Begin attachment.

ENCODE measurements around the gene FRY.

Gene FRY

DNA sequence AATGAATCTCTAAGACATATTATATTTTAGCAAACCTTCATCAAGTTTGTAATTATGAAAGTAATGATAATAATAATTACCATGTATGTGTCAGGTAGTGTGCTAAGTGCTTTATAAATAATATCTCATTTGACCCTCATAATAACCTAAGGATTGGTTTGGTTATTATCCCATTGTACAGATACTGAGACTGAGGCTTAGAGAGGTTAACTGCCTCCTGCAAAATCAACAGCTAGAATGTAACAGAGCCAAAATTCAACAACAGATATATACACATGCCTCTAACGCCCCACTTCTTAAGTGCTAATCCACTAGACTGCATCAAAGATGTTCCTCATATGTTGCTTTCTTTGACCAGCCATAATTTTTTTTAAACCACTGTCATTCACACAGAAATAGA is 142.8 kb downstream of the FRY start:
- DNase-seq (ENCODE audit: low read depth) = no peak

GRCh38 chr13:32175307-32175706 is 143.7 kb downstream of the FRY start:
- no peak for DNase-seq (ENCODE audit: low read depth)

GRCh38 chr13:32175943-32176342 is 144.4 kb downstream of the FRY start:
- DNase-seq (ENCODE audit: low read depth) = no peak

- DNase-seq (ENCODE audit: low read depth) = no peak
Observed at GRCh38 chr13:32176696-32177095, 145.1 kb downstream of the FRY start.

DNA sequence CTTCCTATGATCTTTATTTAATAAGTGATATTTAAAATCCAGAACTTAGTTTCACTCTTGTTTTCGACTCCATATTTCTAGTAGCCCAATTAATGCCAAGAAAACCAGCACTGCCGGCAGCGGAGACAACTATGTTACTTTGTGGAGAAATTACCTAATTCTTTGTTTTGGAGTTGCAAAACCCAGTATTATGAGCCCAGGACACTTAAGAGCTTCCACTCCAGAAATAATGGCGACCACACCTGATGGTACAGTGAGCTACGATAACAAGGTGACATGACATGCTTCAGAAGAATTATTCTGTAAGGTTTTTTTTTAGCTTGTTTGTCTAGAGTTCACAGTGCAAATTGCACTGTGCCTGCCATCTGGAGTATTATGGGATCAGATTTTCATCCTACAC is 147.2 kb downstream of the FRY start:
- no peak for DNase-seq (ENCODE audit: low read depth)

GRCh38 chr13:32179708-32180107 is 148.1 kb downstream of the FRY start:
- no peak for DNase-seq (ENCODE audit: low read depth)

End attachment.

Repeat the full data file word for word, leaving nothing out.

ENCODE measurements around the gene FRY.

Gene FRY

DNA sequence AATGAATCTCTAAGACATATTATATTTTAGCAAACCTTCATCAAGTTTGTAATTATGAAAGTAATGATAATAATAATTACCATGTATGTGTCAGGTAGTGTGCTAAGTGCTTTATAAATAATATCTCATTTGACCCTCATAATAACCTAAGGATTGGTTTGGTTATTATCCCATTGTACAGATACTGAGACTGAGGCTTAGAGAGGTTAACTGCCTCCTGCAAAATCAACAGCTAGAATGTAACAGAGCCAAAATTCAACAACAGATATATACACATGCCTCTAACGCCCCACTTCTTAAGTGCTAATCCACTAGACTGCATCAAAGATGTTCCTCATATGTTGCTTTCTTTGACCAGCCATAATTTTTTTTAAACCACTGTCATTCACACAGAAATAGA is 142.8 kb downstream of the FRY start:
- DNase-seq (ENCODE audit: low read depth) = no peak

GRCh38 chr13:32175307-32175706 is 143.7 kb downstream of the FRY start:
- no peak for DNase-seq (ENCODE audit: low read depth)

GRCh38 chr13:32175943-32176342 is 144.4 kb downstream of the FRY start:
- DNase-seq (ENCODE audit: low read depth) = no peak

- DNase-seq (ENCODE audit: low read depth) = no peak
Observed at GRCh38 chr13:32176696-32177095, 145.1 kb downstream of the FRY start.

DNA sequence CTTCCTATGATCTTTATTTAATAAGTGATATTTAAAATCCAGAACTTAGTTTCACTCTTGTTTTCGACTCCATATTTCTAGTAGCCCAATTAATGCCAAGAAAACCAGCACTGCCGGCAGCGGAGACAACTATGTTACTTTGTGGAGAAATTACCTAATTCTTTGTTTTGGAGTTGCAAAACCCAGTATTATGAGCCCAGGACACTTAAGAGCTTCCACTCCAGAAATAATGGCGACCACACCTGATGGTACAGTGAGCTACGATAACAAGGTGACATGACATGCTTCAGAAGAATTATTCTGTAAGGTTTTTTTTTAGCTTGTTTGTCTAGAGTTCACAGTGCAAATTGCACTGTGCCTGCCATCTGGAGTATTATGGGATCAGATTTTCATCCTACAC is 147.2 kb downstream of the FRY start:
- no peak for DNase-seq (ENCODE audit: low read depth)

GRCh38 chr13:32179708-32180107 is 148.1 kb downstream of the FRY start:
- no peak for DNase-seq (ENCODE audit: low read depth)